If you have kept a close eye on our homepage for changes, you may have noticed I made a stealthy update on our about page recently. We are now a four person team! Daniel joined our ranks in the beginning of January, which means our art is now improving at an almost breakneck speed. (No overtime!) He fits right in, is a one-man stop for everything art related, and I would LOVE to show you what he is working on right now, but we have an announcement coming up, and it can wait until then. :) I'll just post this [...]
This is simply a collection of nice sources for people who develop games. We have used, or plan to use, all of them. If you have any feedback, or things that should be added, feel free to contact us on for example Twitter or just in the comment section below. PR/Marketing http://www.indiegamegirl.com/ - A marketing consultant, aimed at indie devs. She has a lot of good info available in the web site as well. For example this post about sending reminders: http://www.indiegamegirl.com/press-meeting-reminder-quick-tip/ and this video example of her giving a speech: http://www.indiegamegirl.com/marketing-speaker/ I learnt some good stuff! Lots of gold nuggets in [...]
We have been talking with the friendly folks over at Sting for some time, and after talking with other game studios they are working with, we decided they would be a good fit for us. They liked us too, so we joined forces! The startup magazine Breakit wrote a short blurb on the joining companies here: article. What is Sting? Sting is an incubator in Stockholm, Sweden that helps start-ups in a lot of different industries. Now, what can they help us with? It's not going to be the making of the game, but there are a LOT of things surrounding [...]
Signing up for selling games via Steam is easier now than ever before. Before Greenlight, Steam had an internal vetting process. You could get (and did get) turned down if your game did not seem promising enough. With Greenlight, you had to appeal to the public instead. Now with Steam Direct you can just give Steam info, pay the fee, and you are in. I just did that, and I found a few bits of the process somewhat confusing at first, so I thought I should share that with you, and maybe you can have an easier time. This is going [...]
As an indie game developer, going to a game convention is a great way to meet your prospective audience, test the game with actual players, note their reaction, meet the press and socialize with fellow devs. I've been to some conventions before and loved it, but never with the task of manning a booth, and never with my own studio. In preparation for that, I decided to write a guide. The guide turned out fairly comprehensive, so I decided to share it with you. Before Book everything you can, as early as you can. First off the tickets and or [...]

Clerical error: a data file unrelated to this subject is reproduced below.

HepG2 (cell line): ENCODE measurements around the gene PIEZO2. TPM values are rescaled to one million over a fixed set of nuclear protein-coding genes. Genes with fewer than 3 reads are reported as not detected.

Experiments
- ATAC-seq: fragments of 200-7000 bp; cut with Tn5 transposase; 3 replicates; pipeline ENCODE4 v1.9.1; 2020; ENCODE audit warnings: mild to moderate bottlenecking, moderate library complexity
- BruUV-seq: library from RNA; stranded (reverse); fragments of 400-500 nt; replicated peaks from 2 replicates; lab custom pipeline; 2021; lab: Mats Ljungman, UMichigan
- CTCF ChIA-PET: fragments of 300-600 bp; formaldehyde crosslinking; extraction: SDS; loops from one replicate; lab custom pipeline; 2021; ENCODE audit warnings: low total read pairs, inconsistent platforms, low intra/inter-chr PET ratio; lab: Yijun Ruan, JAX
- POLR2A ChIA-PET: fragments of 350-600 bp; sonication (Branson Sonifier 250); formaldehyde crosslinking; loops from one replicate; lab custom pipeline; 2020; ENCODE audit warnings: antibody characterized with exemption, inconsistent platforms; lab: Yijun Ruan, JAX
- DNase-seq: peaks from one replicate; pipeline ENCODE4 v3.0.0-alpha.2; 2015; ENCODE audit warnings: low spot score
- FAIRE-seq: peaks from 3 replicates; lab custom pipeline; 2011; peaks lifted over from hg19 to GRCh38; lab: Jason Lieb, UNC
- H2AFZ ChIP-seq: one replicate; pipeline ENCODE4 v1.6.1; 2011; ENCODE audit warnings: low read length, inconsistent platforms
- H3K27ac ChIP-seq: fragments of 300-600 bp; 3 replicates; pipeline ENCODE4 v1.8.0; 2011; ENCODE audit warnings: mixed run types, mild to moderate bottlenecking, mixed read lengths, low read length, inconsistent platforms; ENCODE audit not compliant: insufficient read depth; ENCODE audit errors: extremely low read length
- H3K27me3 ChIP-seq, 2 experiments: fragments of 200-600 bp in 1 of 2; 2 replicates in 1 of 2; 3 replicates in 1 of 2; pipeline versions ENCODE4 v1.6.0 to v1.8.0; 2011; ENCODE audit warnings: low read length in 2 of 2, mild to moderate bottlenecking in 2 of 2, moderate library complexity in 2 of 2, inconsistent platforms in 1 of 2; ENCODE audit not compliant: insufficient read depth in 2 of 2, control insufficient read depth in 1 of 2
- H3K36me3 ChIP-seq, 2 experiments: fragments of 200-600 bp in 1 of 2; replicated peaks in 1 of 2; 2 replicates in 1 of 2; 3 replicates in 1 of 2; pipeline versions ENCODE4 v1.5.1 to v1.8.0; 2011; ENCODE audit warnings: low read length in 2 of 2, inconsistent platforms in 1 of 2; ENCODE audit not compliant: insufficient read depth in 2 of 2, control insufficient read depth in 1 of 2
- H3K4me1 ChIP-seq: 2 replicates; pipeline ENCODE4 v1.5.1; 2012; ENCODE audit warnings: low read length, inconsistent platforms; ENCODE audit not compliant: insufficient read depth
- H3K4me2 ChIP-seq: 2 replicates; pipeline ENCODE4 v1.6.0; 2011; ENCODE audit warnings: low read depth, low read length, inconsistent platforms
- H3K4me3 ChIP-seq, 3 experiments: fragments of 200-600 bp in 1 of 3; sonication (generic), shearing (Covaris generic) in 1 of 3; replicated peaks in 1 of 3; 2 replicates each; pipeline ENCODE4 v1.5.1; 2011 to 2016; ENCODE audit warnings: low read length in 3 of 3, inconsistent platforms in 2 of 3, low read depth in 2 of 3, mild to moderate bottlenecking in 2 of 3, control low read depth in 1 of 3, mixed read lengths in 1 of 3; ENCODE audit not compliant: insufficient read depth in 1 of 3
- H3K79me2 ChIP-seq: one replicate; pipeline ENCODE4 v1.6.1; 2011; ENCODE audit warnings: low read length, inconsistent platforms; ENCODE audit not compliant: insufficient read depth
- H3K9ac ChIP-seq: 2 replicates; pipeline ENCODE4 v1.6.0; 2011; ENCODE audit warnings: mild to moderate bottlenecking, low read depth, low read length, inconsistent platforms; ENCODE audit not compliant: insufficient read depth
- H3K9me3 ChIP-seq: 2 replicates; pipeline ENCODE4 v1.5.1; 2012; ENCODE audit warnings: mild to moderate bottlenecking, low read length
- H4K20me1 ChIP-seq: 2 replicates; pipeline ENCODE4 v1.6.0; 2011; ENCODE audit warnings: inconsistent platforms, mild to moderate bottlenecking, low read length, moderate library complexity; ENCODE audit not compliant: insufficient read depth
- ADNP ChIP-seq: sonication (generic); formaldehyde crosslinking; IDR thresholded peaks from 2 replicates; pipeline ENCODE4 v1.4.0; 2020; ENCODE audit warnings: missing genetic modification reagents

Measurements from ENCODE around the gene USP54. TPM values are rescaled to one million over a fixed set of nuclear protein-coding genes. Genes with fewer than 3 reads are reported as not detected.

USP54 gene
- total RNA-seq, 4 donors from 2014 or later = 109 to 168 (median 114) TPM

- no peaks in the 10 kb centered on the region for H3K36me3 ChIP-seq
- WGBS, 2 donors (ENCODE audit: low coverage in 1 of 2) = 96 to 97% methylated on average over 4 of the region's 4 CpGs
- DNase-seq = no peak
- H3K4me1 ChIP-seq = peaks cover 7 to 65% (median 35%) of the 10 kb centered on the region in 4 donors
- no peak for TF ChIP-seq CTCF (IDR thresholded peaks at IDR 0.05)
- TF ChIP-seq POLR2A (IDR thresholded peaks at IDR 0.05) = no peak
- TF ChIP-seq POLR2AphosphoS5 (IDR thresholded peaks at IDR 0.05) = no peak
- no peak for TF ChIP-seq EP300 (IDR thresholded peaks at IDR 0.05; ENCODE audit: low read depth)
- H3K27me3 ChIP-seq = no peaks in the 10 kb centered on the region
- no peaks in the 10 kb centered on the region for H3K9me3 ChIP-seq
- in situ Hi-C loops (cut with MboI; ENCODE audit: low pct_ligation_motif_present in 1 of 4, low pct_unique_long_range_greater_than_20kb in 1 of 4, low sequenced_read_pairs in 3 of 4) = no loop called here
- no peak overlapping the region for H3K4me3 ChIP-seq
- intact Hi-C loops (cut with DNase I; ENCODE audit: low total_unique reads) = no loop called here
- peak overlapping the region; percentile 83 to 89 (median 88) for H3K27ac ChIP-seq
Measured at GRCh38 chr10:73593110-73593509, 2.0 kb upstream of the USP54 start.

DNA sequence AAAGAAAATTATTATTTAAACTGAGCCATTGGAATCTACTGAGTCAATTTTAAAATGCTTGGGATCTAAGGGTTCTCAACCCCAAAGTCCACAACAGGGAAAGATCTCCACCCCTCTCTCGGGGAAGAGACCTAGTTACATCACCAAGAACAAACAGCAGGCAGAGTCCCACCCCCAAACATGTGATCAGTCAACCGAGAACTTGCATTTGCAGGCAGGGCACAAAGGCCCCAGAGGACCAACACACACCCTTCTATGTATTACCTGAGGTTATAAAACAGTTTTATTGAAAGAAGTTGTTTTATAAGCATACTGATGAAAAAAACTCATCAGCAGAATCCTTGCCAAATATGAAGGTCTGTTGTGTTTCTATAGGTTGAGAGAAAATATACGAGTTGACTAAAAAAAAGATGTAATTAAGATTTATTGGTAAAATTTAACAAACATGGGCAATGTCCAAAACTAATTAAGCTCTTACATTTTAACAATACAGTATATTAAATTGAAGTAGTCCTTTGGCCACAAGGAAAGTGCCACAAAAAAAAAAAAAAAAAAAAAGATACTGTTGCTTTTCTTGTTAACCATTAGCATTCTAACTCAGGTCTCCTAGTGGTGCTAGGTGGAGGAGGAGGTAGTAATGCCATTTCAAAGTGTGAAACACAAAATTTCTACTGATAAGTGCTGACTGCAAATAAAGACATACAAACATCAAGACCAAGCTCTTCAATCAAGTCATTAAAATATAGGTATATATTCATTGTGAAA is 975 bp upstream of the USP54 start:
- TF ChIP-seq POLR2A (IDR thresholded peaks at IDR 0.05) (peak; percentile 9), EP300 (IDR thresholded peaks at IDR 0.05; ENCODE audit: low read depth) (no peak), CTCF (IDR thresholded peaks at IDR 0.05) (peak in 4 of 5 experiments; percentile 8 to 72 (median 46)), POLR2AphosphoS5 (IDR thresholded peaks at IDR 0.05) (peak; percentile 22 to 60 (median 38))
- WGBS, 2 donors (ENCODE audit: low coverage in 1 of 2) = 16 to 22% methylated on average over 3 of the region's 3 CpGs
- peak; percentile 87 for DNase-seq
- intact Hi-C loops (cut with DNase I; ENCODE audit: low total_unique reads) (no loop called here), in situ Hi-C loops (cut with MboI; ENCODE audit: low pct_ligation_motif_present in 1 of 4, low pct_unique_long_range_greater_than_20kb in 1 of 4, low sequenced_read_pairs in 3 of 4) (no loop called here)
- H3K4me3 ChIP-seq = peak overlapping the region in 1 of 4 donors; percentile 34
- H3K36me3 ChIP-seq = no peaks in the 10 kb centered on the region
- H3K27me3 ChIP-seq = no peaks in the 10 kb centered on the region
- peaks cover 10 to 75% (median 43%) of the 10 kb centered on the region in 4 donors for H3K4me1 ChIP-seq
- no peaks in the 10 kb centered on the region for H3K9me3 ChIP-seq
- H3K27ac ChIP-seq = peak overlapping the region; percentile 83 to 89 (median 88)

What should a company avoid, in order to keep their good employees? Plus some signs to look for when trying to decide if a company will be good to work for.
Background A hashtable is one of a select few datastructures that take the center spotlight when coding games. Other often encountered structures are vectors/dynamic arrays (of course), ring buffers and intrusive linked lists. I will post about some of them in the future, but today is all about our hashtable implementation! In this post I will present Cuckoo hashing, which we use to implement our hashtable. Cuckoo hashing gets its name from the cuckoo family of birds, where many species lay eggs in other species nests. When a cuckoo chick hatches, it pushes other eggs/chicks out of the nest and gets all [...]
How do we keep our best employees? I'll tell you 11 good characteristics with good companies, and then some bad in the next post!
In my previous blog posts (found here and here) I gave a brief introduction to containers and as well as giving tips on how to make the containers behave like physical computers on your LAN. I also briefly mentioned that we host our own git server. Why would we do that, when there are plenty of cloud services that offer us hassle-free access to git? In order to understand why we made this decision, one need to rewind the time a few months. After deciding to found our own studio, one of the first questions you need to answer is: do we spend time [...]
I've been writing my own Docker file to deploy a Jenkins container. Jenkins is a build system and we're using rkt (Rocket) to run the container. The official Dockerfile for Jenkins and most other examples where rather big, so I've been slimming ours down a bit. (If you are looking for something a bit more comprehensive, take a look at this really great tutorial over at Riot Games.) I'll probably add more settings as we figure out what could be better, but this is the state of it right now. Let me show you and explain bit by bit. [crayon-5cbac09d0e2b3048124887/] This part above states [...]